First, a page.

Sand Dragon or Salon?

You’d be forgiven for thinking that as the Chinese language has thousands of years of history, that every word would be equally draped in importance. Well, that’s not always the case, and sometimes Chinese words are used just for their sound.

In the image you can see the word 沙龍(沙龙 shā lóng)meaning “sand dragon”, a cool word I’m sure you’ll agree. Though, actually, this word is a phonetic translation of the word “salon”, I had to read it aloud to make the connection.

The text reads:

日本專業沙龍品質(日本专业沙龙品质)
rì běn zhuān yè shā lóng pǐn zhí
Japanese professional salon quality

沙龍 (沙龙)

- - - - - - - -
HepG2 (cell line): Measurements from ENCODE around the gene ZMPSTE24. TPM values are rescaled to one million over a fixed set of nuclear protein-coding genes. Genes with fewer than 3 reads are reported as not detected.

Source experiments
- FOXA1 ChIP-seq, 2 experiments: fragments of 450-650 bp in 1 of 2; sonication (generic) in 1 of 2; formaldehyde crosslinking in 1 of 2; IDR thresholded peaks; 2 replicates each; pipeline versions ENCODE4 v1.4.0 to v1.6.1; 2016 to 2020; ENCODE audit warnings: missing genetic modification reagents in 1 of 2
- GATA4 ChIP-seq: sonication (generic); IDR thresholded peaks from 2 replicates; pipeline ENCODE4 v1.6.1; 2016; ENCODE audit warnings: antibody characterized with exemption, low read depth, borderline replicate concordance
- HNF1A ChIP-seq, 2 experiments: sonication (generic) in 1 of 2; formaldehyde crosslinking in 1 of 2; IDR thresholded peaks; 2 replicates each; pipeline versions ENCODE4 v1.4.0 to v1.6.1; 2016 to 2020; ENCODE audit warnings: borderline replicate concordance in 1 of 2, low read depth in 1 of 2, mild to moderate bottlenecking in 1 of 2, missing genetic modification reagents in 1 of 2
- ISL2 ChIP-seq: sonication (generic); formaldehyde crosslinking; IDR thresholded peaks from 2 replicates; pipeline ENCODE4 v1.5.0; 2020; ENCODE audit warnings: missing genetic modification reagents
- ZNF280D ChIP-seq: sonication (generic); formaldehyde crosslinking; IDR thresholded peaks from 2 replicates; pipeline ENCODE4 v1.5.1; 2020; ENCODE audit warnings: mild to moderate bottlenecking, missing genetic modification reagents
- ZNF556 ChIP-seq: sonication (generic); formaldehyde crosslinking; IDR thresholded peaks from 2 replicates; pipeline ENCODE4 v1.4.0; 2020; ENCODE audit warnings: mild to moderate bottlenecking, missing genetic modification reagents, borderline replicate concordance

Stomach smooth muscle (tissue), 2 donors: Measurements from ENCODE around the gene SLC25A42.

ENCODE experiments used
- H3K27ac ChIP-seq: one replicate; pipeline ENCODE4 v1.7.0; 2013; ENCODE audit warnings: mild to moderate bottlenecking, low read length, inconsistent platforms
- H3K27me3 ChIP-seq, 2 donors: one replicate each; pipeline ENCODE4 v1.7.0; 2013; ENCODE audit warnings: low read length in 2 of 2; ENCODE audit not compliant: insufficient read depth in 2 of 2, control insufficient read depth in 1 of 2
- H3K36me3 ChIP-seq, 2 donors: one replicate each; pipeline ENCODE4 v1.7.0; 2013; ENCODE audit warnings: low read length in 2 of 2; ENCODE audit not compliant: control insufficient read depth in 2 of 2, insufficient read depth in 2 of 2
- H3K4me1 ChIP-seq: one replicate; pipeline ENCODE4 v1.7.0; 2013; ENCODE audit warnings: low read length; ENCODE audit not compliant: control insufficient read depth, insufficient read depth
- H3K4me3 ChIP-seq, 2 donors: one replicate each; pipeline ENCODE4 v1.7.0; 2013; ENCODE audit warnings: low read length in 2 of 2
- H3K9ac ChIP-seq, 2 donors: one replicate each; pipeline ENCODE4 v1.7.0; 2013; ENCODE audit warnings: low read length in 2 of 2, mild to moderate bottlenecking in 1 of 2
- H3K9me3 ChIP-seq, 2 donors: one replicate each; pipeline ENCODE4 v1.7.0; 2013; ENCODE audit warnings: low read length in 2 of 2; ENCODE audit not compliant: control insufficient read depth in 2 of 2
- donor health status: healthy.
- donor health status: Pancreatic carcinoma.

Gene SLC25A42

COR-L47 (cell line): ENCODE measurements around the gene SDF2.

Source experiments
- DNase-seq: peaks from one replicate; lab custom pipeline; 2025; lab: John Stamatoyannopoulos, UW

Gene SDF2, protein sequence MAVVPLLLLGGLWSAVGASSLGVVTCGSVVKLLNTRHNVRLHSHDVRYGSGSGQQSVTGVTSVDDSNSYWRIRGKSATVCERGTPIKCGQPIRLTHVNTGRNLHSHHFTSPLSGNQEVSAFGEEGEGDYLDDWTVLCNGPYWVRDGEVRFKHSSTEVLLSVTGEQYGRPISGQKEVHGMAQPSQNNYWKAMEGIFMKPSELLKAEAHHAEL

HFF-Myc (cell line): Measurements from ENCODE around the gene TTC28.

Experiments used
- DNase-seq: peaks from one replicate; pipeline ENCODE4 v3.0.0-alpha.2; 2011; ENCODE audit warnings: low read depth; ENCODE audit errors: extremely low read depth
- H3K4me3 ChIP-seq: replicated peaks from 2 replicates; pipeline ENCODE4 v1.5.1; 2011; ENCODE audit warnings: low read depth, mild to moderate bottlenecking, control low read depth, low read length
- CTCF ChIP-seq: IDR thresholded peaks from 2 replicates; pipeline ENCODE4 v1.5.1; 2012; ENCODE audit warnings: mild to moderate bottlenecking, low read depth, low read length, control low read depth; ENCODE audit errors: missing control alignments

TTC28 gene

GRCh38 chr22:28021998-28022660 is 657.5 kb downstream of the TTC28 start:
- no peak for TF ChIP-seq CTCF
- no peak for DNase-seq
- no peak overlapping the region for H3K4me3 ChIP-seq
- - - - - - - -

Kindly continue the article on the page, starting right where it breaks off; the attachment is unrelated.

Pinyin: shā lóng
English: salon

  • Ken

    Several years ago I took my sister, who had less Chinese language experience than I, into a small drink shop in Taiwan. I told her what various drinks were, but I could only guess that the 拿鐵 (nátiě) drink, of which I had never heard, had iron in it….

    Nope. As you likely know, and as I subsequently learned, it’s a phonetic translation of latte.

  • Devin

    One time I was talking to a Taiwanese person about getting my hair cut, and I said I was going to a 沙龍. I got a weird look until it dawned on them — apparently this tends to be a written convention, and Taiwanese people tend to say 髮廊 (fa3 lang2). Also, 沙龍 sounds the same as 殺龍, which I guess is another reason to avoid saying it…

    But that’s just been my experience anyway.